Eavan Boland, a poet who was born in Dublin, Ireland, and now a professor at Stanford University in California, begins her "A Journey with Two Maps" with a personal narrative even though she considers her book to be “a book of criticism.” She does not apologize for beginning this way because her personal story is part of who she is as a poet. She writes of herself as a poet with two maps: the first one traces her past and the second points the way for her future as a poet rooted in the history of women who were poets and finding her place now among contemporary poets.

The subtitle of her book is “Becoming a Woman Poet,” and in her introduction she explains that the book is about both “being and becoming.” “Being” and “becoming” are about as all-inclusive as is possible. Any creative person is doing both of those things at the same time, always for as long as he or she is alive, and who knows, perhaps even after death.

I was drawn to this book because some days I feel myself to be a poet, and other days I am not sure that I even am becoming one. I thought perhaps reading about Boland’s maps would feed my imagination and lead me to feel more sure-footed with words. In any case, I had a feeling I would enjoy this book, which was reviewed in the Times Literary Supplement as a memoir. It has a delightful mix of personal experience and critical thinking about literature, about poetry.

Boland experienced what many women face as a mother with young children. In the nursery with her babies, she ruminated on the idea of the domestic as subject matter for poetry. This was at a time in the seventies when Ireland was torn apart with violence. She had a clear vision of her life within the four walls of her suburban Dublin home in the shadow of what was happening to her country. The domestic poem had not been given a place in the public realm, and yet for Boland in her own home she felt she was being given an opportunity to bring the two together in poetry. The dilemma was that as far as she knew, there was no welcome for this kind of poetry in Ireland.

She writes candidly about her life. She and her husband were young, and in the midst of the stress of the country, in their own home they quarreled. And in later years she remembers these scenes, these two young people. “What was it I kept going back to?” she asks. “It was more than their youth and anger. It was a puzzle of art rather than life: a split vision. Each time, I returned to them in memory and with design. I remembered the actual setting: unvarnished floors, a small television. But I also thought of what was outside the windows, the sparse trees and disturbed earth of a new suburb. And beyond that again, a troubled and scarred island.”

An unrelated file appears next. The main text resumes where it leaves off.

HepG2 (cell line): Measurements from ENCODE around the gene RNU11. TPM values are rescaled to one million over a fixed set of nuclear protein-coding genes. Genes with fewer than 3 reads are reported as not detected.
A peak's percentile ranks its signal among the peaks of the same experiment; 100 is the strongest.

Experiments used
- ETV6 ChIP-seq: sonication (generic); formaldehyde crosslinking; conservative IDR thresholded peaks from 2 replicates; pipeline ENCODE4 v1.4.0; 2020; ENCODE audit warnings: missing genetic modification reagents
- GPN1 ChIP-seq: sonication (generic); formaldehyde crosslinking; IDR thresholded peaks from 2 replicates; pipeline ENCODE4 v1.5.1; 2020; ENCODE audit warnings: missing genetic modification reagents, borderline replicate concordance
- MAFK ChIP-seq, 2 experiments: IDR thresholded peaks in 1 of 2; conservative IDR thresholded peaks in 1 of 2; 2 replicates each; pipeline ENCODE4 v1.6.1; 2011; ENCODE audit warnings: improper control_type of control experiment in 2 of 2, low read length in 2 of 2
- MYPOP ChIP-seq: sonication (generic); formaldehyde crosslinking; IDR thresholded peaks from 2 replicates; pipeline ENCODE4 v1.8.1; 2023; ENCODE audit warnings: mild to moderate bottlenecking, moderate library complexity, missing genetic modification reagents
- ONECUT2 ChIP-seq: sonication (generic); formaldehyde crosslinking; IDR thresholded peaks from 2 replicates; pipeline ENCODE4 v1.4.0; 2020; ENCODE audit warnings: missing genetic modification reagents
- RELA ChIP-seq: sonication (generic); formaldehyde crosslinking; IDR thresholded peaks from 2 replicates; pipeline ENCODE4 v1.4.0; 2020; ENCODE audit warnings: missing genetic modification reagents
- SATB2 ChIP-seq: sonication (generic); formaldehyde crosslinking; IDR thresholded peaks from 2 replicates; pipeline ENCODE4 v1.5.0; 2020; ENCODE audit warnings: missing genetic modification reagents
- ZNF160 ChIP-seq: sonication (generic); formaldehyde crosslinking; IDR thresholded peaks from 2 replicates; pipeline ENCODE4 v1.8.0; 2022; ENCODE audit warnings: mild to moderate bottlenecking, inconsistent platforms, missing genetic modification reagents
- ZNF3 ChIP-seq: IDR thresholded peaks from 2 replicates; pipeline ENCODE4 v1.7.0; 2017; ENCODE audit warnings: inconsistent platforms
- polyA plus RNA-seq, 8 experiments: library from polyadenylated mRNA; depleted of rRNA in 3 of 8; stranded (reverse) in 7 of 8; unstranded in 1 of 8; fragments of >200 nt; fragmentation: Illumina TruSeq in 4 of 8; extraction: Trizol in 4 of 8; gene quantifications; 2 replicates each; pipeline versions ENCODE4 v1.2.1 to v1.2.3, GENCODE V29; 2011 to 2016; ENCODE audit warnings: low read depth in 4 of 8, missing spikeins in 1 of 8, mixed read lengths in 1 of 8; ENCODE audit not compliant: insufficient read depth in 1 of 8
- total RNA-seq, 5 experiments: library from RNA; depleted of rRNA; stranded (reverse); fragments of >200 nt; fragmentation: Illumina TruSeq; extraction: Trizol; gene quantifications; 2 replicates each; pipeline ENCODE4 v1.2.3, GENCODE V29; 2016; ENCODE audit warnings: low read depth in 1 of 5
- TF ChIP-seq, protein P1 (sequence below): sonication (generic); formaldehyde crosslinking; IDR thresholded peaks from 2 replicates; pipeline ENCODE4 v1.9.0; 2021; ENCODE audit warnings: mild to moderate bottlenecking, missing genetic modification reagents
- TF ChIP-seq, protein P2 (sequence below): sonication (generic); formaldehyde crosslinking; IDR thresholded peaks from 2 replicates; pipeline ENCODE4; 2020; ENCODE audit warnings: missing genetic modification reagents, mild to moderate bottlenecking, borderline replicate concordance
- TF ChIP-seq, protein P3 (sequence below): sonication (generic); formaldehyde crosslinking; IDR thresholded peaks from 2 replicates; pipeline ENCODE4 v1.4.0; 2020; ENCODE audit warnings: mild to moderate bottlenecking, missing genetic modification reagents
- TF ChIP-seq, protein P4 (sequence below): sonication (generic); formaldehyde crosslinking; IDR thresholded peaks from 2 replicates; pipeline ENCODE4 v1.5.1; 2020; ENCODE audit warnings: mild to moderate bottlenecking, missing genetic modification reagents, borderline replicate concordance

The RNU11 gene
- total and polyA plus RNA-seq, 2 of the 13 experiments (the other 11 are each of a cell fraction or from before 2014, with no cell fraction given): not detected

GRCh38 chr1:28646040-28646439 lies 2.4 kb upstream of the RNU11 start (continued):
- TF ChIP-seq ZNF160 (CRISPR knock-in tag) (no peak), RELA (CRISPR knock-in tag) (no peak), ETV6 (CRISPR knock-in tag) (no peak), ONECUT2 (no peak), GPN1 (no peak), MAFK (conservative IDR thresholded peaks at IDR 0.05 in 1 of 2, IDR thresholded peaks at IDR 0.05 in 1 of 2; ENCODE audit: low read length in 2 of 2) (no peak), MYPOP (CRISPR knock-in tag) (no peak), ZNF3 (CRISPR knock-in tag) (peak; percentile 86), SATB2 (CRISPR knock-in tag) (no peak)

And later she says “I knew I wanted to re-interpret the domestic poem. In my house, on a day with tasks and small children, I felt its about-to-be power everywhere. As a painter’s daughter I had memories of my mother arranging flowers, fruit; getting them ready for a still life. I wanted the opposite: to feel that those atoms and planes could be thrown into a fever of spatial dissent; that they moved, re-arranged themselves, threw off their given shapes. I thought of that as the starting point for my poems.”

Boland spoke of going to the National Gallery in Dublin and looking at paintings portraying interiors: “A woman’s checked dress. A table with a cup on it.” and these objects became her own, and she became the women in the paintings, which for her spoke of the “ferocious” importance of these things in the lives of everyone. “What made painting capable of that narrative? And not poetry?” And she thought it was strange that these interiors were not a part of poetry. She wanted to change that.

This is why this book speaks to me: Boland’s questions, her observations that broke down conventions. She was persuaded that the fabric of daily life is legitimate subject matter for her art, as it can be for whatever art is ours, whether we are using words or paint or ink or glass.

There is so much more this book has given me. Line after line, the words of poets I had never heard of, and a sense that delving into the lives of artists and writers, and looking deep within myself, I can discover where my creative energy can take me.